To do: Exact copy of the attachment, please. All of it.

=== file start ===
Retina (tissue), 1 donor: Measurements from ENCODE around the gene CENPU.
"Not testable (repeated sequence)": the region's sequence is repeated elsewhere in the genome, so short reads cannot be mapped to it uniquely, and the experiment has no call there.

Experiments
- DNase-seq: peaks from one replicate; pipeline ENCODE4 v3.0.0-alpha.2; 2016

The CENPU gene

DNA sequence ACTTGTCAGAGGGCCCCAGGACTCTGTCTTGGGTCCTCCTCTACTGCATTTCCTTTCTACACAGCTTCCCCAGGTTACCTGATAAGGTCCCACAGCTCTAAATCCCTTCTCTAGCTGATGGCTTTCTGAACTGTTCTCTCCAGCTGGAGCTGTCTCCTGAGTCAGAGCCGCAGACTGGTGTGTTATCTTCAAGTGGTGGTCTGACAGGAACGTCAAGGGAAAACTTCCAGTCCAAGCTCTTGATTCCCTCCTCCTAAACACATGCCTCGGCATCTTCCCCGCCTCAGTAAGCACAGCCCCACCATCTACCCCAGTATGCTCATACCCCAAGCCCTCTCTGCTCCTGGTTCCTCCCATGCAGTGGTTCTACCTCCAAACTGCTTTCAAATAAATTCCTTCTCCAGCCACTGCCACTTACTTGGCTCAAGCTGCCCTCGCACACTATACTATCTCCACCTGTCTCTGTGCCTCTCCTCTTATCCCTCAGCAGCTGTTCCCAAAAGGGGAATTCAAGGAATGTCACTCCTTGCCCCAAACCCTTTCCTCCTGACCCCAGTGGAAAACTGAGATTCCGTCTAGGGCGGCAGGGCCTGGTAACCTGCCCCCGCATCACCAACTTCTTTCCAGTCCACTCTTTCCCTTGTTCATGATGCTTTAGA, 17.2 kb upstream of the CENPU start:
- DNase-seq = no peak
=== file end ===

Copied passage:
Retina (tissue), 1 donor: Measurements from ENCODE around the gene CENPU.
"Not testable (repeated sequence)": the region's sequence is repeated elsewhere in the genome, so short reads cannot be mapped to it uniquely, and the experiment has no call there.

Experiments
- DNase-seq: peaks from one replicate; pipeline ENCODE4 v3.0.0-alpha.2; 2016

The CENPU gene

DNA sequence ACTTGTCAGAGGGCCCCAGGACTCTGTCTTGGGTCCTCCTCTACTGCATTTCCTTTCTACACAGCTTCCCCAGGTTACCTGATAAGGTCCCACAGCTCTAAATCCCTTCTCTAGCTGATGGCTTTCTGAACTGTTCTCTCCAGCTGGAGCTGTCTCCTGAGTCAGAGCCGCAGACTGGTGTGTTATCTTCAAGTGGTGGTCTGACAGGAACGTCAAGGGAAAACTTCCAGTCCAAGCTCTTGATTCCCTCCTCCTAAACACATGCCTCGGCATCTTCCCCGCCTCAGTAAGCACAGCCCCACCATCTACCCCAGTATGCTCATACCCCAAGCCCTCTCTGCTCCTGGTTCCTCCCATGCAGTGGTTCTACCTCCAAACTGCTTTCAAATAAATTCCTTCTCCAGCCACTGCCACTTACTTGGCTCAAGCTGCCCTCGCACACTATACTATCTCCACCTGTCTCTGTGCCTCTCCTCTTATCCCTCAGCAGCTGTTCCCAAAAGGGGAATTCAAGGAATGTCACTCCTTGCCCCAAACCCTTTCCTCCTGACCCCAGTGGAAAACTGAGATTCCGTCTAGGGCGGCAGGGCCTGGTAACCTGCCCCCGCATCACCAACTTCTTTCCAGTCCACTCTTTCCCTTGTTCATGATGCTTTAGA, 17.2 kb upstream of the CENPU start:
- DNase-seq = no peak